The sundials on display in the new exhibition Saving Time: Collecting and Conserving Sundials highlight exquisite craftsmanship by important sundial makers, such as Paul Reinmann, Johann Martin, and Johann Willebrand. These instrument makers were known for their elegant, well-made dials.
The central German town of Nuremberg was home to Paul Reinmann, as well as other important ivory diptych sundial-making families, from 1550 to 1700. The instrument makers in this town benefited from its establishment as an imperial city, as well as its geographic location and progressive attitudes towards foreign merchants. Nuremberg’s location on a trade route allowed instrument makers access to a larger audience of affluent consumers. With such favorable conditions it’s no wonder the town became a popular area for instrument makers to set up shop.
A diptych sundial by Paul Reinmann (image 1) shows his unique method of decoration. He was one of the first makers to incorporate decorative metal elements and lovely carved borders, and to use a maker’s stamp to distinguish his work.
Diptych sundials are two sheets of material, in this case ivory, hinged together with interior features of a compass, a string gnomon, as well as pin gnomons that act as shadow casters. Upon first glance, this style may seem simple, but with closer inspection you notice that these objects were much more than simple sundials. It is not uncommon for diptych sundials to have other tools, such as lunar volvelles or tiny wind vanes that determine wind direction when assembled.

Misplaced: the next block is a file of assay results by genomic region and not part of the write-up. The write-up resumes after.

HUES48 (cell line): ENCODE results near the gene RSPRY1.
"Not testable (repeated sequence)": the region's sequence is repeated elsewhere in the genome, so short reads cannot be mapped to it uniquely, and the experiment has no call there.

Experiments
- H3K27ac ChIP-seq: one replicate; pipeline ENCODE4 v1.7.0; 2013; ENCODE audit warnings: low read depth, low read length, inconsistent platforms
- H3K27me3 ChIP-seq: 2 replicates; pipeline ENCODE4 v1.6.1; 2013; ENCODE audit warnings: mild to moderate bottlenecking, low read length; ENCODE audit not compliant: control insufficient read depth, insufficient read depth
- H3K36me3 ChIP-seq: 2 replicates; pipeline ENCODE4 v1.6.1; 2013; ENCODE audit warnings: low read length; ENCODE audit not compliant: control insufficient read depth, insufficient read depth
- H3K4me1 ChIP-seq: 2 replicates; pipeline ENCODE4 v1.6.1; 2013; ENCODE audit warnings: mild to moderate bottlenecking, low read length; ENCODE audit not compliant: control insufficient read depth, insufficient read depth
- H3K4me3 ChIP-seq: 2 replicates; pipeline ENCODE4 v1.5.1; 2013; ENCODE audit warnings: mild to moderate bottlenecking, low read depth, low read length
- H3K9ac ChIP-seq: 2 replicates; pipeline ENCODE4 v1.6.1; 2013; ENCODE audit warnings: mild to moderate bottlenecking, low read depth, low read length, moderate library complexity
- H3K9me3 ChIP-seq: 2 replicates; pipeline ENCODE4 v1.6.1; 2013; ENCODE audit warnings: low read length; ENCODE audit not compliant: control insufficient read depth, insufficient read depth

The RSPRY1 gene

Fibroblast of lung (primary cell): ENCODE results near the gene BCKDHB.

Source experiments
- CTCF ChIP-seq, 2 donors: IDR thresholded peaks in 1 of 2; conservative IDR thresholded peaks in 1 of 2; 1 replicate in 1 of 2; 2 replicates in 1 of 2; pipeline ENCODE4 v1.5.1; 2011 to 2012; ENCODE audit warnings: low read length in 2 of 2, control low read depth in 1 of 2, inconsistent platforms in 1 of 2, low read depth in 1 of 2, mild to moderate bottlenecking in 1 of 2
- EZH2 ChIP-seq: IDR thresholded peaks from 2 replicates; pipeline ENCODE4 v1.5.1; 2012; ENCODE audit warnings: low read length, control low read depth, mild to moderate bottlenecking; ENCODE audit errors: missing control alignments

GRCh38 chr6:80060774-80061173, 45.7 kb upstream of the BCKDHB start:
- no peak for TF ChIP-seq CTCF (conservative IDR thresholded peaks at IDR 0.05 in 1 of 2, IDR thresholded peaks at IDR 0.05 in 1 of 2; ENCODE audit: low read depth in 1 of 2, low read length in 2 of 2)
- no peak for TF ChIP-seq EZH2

Additional instruments featured in this exhibition come from another German city, Augsburg. The style of dial that bears the name of this city is a portable, equinoctial dial. That is, the hour plate is set up parallel to the equator. An Augsburg style dial was useful at a variety of latitudes and therefore used by travelers. As in Nuremberg, Augsburg-based families of instrument makers were recognized for the craftsmanship their instruments bore.
One such maker is Johann Martin, whose fine engraving style became a hallmark. Engraving is a decorative process of removing metal in a pattern from the working surface. This technique differs from etching, which uses caustic substances to remove metal, in the use of hand tools to selectively remove metal from a surface. The artisan uses a hand tool, called a graver or burin, and hand pressure to remove metal in a pattern. This decorative process requires careful, methodical work in order to achieve desired results.
Johann Martin’s stepson, Johann Mathias Willebrand, continued in the family business and made the richly engraved piece M-299 (image 2). This dial has the twelve zodiacal figures engraved on the hour plate, which indicates the location of the sun in the zodiac. The materials—silver and gilt brass—suggest a consumer who was quite wealthy.
The fabrication and joining of the moving parts of this Augsburg sundial are quite stunning—gilt metal rivets, threaded feet, and precisely-made hinges that all collapse into a slender piece that fits into a sharkskin and velvet case. An incredible amount of training, skill, and patience was needed to make such a complicated instrument. The fact that so many original parts are intact is an indication of just how well-made this dial was.
These dials and many more are on display in the new exhibition Saving Time: Collecting and Conserving Sundials.
Written by Jennifer Brand, collections manager for the Webster Institute for the History of Astronomy at the Adler Planetarium.